Daredevil Reviewby Jerry Saravia (faust668 AT aol DOT com)
September 2nd, 2003
Reviewed by Jerry Saravia
RATING: Two stars
For some reason, the Marvel comic-book hero Daredevil has never been a favorite of mine. Maybe it is that red suit or the fact that he seemed more human than superhuman. Who knows. I still find Spider-Man to be the most effective superhero of all time because of his genuine flaws and the fact that he sometimes he failed (remember the death of Gwen Stacy?) Granted that Daredevil has his flaws but this big-screen version starring Ben Affleck rarely captures his humanity, and that is one of many reasons it doesn't work.
The opening sequence is promising as it details Daredevil's origins. As a kid living in Hell's Kitchen, his father, a boxer nicknamed the Devil (David Keith), is seen working for the mob. The kid is so distraught at seeing his father involved in such business that he accidentally gets sprayed with toxic chemicals. This leaves the kid with a permanent loss of sight that has enhanced his aural capabilities, to the point where traffic and other noises get raised to a high decibel level. Naturally, such capabilities help him fight neighborhood bullies, including having a sixth sense that somehow allows him to see visions in bluish color. Cut to twenty years later, Matt Murdock (Ben Affleck) is a blind lawyer by day, a superhero in tights at night. His mission is to rid of crime in the neighborhood streets, which includes any minions working for cigar-chomping Kingpin (Michael Clarke Duncan), the resident crime boss of New York. For Kingpin to able to operate, he needs to get rid of Daredevil. He hires Bullseye (Colin Ferrell), an Irish psychopathic freak whose one novelty is being able to throw anything at an intended target without ever missing (until he runs into Daredevil). His specialty includes knives, darts, pins, playing cards and even peanuts! Don't let any swords get in his hands.
In the meantime, Matt has a fling with a limber woman named Elektra (Jennifer Garner), who is quite the super athlete, not to mention adept at the martial-arts. Unfortunately, she is on Kingpin's hit list since her father had worked for the big boss. Can Daredevil save her in time, or is Kingpin more than he bargained for?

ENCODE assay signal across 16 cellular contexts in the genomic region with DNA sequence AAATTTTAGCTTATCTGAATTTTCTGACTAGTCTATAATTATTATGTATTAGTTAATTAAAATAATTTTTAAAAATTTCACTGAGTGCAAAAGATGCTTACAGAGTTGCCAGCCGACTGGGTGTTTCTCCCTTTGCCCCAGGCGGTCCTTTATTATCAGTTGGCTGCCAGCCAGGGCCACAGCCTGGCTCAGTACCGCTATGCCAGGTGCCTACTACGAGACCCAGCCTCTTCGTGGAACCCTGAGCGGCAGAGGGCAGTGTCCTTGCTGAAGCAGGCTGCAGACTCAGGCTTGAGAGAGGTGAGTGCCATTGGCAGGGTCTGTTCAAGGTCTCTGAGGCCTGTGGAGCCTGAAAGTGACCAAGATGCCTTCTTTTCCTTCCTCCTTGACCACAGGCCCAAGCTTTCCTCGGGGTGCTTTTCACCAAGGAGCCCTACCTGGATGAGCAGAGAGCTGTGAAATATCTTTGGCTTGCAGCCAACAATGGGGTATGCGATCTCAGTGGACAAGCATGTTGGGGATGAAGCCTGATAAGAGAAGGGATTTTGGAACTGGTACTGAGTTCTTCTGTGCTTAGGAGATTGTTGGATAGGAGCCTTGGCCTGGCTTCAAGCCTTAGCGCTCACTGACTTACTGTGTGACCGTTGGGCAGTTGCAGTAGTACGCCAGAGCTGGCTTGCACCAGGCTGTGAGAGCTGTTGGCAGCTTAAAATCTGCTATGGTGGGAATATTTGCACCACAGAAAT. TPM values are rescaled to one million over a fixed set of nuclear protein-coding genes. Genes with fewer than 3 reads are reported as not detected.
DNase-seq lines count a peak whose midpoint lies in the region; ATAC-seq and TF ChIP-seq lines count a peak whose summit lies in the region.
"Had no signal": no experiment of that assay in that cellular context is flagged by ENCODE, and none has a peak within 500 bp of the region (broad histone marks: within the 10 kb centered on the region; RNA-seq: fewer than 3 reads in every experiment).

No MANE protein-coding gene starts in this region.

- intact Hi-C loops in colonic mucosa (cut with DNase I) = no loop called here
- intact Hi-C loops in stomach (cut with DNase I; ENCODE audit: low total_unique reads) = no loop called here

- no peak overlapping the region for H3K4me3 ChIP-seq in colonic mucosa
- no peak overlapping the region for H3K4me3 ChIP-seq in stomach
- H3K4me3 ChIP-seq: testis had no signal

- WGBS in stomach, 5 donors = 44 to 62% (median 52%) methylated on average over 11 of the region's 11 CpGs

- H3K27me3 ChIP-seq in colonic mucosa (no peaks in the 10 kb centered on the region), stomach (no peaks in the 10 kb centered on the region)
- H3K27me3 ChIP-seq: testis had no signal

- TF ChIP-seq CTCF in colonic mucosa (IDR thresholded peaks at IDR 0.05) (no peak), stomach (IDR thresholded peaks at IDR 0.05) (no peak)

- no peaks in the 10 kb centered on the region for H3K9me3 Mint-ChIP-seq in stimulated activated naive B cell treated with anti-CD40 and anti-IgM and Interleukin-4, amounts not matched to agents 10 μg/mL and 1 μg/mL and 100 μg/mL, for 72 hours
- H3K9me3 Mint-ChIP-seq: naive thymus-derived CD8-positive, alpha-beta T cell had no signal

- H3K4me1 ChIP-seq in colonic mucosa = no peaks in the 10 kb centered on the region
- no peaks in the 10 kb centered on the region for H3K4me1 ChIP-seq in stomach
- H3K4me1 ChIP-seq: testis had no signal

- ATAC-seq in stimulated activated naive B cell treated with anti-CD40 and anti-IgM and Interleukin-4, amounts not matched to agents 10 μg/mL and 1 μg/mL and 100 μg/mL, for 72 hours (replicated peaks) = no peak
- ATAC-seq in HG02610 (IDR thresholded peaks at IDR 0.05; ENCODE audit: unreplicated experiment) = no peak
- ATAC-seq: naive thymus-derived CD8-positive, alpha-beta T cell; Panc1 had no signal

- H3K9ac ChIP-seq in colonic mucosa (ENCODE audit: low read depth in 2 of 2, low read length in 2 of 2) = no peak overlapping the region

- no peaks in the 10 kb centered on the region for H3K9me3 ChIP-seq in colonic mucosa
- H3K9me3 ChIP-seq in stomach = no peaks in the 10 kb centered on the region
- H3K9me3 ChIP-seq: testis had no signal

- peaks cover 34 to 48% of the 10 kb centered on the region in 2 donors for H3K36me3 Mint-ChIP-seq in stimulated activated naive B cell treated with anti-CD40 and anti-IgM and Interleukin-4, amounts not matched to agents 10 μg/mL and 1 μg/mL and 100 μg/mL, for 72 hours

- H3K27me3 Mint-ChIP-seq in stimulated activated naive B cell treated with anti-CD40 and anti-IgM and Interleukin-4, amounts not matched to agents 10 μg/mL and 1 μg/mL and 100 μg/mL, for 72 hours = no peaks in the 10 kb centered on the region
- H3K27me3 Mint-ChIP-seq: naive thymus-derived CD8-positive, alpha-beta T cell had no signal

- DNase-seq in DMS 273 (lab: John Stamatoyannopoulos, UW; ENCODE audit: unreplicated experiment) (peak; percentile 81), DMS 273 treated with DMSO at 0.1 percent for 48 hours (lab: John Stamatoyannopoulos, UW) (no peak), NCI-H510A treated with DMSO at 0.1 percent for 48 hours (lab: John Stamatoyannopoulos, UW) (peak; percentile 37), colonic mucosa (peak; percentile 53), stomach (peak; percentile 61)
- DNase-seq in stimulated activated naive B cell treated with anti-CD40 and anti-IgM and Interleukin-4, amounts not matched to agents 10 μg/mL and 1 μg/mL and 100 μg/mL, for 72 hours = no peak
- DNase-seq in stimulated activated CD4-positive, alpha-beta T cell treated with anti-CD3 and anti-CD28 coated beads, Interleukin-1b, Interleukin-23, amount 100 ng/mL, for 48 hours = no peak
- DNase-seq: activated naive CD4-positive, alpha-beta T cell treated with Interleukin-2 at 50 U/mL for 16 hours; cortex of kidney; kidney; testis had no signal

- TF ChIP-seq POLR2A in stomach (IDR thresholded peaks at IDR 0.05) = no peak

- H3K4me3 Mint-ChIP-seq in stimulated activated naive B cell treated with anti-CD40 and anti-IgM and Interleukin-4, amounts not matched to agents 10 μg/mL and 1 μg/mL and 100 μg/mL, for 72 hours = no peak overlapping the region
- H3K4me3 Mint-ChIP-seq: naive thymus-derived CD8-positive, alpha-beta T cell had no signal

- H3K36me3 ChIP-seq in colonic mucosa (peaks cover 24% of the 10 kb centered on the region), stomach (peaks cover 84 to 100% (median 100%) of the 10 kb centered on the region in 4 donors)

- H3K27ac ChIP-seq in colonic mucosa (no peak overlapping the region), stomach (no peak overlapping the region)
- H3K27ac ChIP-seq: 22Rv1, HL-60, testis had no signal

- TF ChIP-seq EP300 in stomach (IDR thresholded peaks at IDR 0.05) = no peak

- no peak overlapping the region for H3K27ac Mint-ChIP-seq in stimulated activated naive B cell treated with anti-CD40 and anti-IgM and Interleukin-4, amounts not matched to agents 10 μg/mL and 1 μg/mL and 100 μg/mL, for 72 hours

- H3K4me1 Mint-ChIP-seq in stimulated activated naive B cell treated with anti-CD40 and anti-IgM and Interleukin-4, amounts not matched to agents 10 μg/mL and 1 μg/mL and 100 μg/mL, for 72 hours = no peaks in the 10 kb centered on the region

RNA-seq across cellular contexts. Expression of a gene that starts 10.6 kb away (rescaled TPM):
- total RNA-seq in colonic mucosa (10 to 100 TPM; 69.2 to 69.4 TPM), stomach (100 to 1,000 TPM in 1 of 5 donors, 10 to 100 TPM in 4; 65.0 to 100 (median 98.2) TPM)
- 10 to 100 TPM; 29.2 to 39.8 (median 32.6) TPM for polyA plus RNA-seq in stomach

"Daredevil" starts strong and then quickly dissipates into an empty shell of a movie. All we learn about Matt Murdock is that he is a vigilante, aiming for revenge for his father's death, and also a Catholic who goes to confession on a regular basis. As played by Affleck, there is not much more to the character and, frankly, Affleck is not capable of giving much either. There is no sense of charisma or spark to the character, and how the heck can this CGI Daredevil defy the laws of physics and gravity? He flies around town with the ease of Spider-Man - where he did acquire such superhuman strength? I thought he just had those miraculous senses! In fact, everyone in this movie defies the laws of gravity, including a completely unbelievable introductory fight scene between Elektra and Daredevil. I don't expect much believability in comic-book movies but there must be some sense of logic. It has become a cliche to copy the slow-motion CGI effects of "The Matrix" to the point of numbing repetition - how often can we see a character do a backflip in mid-air in slow-motion during a fight scene? Enough already.
If there is one aspect of "Daredevil" I truly enjoyed, it was Jennifer Garner's spunky, funny, humane performance as Elektra. She doesn't merit much screen time, but what there is enough to make me a fan (I hear that an "Elektra" movie is in the works). I have not seen her series "Alias" but I loved her brief role in "Catch Me if You Can." She has what the rest of the flatly mediocre "Daredevil" lacks: magic.
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